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Most U.S. Companies To 'Impose Consequences' On Employees Who Don't Try To Improve Health: Survey

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A CVS pharmacy in Hialeah Gardens, Fla., in 2011. (AP Photo/Wilfredo Lee) | AP

Most companies plan to create policies in line with an Obamacare provision that will let companies charge employees more in penalties if they don't participate in company wellness programs, a new study has found.

Altogether, 58 percent of companies "plan to impose consequences" on employees "who do not take appropriate actions for improving their health," according to the survey by Aon Hewitt, a human resources consulting firm. Aon Hewitt surveyed nearly 800 big and mid-sized U.S. companies with more than 7 million employees in total.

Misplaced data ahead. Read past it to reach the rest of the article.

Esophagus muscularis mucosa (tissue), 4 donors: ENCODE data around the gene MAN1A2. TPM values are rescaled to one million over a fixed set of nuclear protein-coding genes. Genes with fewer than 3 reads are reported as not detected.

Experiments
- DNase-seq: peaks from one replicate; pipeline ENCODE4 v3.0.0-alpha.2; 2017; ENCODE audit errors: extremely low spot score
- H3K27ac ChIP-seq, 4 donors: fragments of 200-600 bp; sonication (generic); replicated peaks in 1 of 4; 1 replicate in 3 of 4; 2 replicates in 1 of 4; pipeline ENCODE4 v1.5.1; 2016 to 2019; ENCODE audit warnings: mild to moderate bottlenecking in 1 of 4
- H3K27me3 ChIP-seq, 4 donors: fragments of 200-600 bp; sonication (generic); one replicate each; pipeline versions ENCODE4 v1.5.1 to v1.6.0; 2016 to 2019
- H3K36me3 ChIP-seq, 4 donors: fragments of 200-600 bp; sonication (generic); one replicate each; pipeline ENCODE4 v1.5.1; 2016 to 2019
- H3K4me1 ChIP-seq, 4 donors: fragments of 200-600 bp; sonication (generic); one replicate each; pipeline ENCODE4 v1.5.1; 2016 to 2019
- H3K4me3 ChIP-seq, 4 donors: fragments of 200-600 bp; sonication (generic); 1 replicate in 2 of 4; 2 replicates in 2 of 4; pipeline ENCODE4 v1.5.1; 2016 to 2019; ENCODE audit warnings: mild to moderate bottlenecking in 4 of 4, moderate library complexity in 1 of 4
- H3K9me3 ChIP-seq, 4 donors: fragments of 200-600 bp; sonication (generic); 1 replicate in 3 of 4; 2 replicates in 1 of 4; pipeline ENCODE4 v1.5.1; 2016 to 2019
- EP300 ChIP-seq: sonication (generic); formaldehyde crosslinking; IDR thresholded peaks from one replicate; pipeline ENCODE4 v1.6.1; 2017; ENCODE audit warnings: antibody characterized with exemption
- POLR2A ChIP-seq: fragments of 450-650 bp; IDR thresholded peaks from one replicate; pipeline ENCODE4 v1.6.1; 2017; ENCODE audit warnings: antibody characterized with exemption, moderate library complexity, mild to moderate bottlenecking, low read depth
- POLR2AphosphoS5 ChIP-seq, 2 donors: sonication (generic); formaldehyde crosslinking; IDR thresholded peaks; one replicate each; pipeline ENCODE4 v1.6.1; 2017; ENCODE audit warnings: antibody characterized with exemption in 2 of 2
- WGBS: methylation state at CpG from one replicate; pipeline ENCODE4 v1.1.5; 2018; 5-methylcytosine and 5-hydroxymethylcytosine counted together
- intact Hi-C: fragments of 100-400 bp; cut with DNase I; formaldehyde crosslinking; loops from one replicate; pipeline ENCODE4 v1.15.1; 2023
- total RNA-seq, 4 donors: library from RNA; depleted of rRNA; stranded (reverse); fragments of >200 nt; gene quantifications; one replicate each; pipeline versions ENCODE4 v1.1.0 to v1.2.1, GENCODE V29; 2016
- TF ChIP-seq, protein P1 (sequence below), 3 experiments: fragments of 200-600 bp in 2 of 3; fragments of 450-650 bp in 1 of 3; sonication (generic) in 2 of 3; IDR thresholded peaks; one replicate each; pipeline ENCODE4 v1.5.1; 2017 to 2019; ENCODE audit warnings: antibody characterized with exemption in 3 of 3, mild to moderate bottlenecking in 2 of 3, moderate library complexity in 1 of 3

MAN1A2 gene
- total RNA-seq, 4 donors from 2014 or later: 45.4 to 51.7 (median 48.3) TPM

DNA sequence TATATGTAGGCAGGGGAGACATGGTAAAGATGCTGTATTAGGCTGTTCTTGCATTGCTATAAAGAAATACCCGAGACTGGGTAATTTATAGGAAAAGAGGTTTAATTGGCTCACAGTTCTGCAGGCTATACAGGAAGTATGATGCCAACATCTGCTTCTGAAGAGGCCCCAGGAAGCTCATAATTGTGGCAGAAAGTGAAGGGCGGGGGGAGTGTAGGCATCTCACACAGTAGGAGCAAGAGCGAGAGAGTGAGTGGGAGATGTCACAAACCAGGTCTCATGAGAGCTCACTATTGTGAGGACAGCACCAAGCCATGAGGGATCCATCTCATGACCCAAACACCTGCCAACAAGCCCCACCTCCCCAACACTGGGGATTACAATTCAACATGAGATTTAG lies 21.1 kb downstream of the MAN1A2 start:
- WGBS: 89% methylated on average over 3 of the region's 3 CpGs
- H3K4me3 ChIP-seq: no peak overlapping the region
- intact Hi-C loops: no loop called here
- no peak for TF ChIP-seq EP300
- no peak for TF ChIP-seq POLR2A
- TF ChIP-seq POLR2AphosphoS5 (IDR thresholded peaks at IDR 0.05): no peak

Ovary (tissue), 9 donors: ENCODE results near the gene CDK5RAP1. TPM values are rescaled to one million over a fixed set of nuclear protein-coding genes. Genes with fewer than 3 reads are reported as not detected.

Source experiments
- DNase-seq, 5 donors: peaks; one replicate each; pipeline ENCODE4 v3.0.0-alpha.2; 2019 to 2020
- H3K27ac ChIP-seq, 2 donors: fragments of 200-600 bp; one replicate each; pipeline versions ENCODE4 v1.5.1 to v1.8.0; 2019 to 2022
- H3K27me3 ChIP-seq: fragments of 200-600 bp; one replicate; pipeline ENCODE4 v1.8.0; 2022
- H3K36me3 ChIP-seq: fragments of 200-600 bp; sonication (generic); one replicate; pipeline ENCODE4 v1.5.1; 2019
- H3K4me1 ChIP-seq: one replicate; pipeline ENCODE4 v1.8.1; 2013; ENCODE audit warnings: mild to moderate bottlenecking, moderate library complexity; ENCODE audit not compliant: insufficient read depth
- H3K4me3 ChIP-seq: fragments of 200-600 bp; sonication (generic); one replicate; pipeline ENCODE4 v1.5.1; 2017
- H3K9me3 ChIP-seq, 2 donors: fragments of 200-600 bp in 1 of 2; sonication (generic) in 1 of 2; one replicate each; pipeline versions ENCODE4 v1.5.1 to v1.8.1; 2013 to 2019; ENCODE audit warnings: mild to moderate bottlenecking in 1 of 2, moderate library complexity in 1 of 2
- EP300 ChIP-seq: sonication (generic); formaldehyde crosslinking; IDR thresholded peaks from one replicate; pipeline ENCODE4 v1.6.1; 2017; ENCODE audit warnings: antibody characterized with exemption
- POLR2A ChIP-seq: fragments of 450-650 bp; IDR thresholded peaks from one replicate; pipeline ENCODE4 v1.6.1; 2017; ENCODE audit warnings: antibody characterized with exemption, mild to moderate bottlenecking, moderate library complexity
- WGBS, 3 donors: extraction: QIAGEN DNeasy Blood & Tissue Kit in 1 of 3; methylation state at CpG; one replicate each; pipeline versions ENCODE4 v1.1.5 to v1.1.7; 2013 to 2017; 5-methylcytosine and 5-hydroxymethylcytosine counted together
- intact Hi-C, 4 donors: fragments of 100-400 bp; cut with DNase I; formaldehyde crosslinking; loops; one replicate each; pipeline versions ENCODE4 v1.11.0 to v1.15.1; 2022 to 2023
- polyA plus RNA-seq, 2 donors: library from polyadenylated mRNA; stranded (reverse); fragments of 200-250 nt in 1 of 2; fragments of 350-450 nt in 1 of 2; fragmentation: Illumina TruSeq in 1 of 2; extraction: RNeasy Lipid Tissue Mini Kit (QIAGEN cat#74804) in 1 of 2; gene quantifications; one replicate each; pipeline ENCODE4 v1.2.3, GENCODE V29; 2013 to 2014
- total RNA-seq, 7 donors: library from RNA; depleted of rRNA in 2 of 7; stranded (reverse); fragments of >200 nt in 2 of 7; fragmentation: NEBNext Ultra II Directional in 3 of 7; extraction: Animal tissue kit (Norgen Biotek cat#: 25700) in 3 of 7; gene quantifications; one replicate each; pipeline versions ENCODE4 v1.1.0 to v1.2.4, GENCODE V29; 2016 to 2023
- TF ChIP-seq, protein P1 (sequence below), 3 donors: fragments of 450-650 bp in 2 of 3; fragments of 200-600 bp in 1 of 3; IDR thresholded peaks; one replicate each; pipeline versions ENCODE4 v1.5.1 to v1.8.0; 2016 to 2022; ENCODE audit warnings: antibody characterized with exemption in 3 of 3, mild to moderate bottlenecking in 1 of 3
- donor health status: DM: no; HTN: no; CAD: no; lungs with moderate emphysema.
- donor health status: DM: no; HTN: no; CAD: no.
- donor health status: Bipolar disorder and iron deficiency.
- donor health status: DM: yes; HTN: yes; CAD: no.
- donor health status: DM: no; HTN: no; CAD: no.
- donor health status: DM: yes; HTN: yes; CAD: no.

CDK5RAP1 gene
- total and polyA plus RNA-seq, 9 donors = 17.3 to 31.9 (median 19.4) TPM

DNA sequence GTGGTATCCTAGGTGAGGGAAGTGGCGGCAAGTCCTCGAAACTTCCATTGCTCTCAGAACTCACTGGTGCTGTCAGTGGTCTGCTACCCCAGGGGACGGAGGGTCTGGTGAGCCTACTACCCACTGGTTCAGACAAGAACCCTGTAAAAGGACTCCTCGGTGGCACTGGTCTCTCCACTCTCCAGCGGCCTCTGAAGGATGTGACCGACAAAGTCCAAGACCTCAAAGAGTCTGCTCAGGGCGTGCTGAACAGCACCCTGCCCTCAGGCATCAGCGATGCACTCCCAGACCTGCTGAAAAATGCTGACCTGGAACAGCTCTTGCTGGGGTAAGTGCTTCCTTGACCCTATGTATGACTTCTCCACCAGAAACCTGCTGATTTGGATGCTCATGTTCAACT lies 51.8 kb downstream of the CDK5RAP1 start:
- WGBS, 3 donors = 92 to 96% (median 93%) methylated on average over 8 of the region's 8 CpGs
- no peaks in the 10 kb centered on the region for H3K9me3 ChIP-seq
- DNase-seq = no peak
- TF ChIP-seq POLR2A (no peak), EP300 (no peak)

Some companies have already taken action. Employees at CVS Caremark, one of the nation's largest pharmacy chains, will have to pay an extra $600 for company health insurance every year they don't participate in company-paid health screenings.

Those screenings will measure employees' body mass index (BMI), blood sugar, cholesterol and blood pressure, but CVS itself will not see the data, a CVS spokesman told The Huffington Post via email.

"We want to help our employees to be as healthy as they can be, which is why we decided to implement this plan," a CVS spokesman wrote in a statement to HuffPost. "Many companies around the country already have plans similar to the one we are implementing."

(Hat tip: Forbes)

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